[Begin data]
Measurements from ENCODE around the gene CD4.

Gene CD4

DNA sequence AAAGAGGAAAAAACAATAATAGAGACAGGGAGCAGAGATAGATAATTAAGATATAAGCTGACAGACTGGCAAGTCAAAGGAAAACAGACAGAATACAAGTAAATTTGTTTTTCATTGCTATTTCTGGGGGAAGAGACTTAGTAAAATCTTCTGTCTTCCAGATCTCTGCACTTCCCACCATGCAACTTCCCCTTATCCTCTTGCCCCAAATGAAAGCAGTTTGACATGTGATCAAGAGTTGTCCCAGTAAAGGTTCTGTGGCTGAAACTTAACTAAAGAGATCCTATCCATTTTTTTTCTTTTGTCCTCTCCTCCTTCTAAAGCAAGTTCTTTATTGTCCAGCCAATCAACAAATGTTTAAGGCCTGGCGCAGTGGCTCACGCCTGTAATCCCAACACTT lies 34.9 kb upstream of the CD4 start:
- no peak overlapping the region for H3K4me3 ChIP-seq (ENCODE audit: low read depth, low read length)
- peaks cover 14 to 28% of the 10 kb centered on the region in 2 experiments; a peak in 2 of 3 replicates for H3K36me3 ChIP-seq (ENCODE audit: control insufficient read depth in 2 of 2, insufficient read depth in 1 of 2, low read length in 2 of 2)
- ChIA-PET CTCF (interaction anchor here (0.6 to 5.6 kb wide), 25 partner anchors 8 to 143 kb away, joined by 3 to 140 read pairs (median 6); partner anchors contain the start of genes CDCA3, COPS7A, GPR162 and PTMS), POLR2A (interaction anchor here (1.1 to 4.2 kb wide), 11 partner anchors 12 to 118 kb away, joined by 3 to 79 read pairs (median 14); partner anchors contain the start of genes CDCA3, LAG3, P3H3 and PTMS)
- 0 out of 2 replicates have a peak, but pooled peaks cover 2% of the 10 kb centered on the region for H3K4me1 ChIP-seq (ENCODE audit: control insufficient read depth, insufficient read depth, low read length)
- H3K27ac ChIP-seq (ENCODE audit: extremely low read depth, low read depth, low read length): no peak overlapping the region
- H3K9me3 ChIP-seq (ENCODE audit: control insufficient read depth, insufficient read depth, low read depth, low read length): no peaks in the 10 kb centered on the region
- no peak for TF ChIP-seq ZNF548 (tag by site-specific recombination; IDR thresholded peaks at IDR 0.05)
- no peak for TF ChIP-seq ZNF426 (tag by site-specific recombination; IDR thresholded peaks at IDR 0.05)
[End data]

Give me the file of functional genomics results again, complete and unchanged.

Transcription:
Measurements from ENCODE around the gene CD4.

Gene CD4

DNA sequence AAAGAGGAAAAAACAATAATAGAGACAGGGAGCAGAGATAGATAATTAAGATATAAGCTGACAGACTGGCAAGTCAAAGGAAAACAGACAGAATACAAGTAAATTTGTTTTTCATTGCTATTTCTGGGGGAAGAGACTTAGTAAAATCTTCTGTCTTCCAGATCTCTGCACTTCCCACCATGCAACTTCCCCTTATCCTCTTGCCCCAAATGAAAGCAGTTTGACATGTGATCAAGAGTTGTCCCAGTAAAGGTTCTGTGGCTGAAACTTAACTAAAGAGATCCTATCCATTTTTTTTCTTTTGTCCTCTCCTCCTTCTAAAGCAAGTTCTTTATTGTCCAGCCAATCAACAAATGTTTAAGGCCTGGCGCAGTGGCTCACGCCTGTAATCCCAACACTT lies 34.9 kb upstream of the CD4 start:
- no peak overlapping the region for H3K4me3 ChIP-seq (ENCODE audit: low read depth, low read length)
- peaks cover 14 to 28% of the 10 kb centered on the region in 2 experiments; a peak in 2 of 3 replicates for H3K36me3 ChIP-seq (ENCODE audit: control insufficient read depth in 2 of 2, insufficient read depth in 1 of 2, low read length in 2 of 2)
- ChIA-PET CTCF (interaction anchor here (0.6 to 5.6 kb wide), 25 partner anchors 8 to 143 kb away, joined by 3 to 140 read pairs (median 6); partner anchors contain the start of genes CDCA3, COPS7A, GPR162 and PTMS), POLR2A (interaction anchor here (1.1 to 4.2 kb wide), 11 partner anchors 12 to 118 kb away, joined by 3 to 79 read pairs (median 14); partner anchors contain the start of genes CDCA3, LAG3, P3H3 and PTMS)
- 0 out of 2 replicates have a peak, but pooled peaks cover 2% of the 10 kb centered on the region for H3K4me1 ChIP-seq (ENCODE audit: control insufficient read depth, insufficient read depth, low read length)
- H3K27ac ChIP-seq (ENCODE audit: extremely low read depth, low read depth, low read length): no peak overlapping the region
- H3K9me3 ChIP-seq (ENCODE audit: control insufficient read depth, insufficient read depth, low read depth, low read length): no peaks in the 10 kb centered on the region
- no peak for TF ChIP-seq ZNF548 (tag by site-specific recombination; IDR thresholded peaks at IDR 0.05)
- no peak for TF ChIP-seq ZNF426 (tag by site-specific recombination; IDR thresholded peaks at IDR 0.05)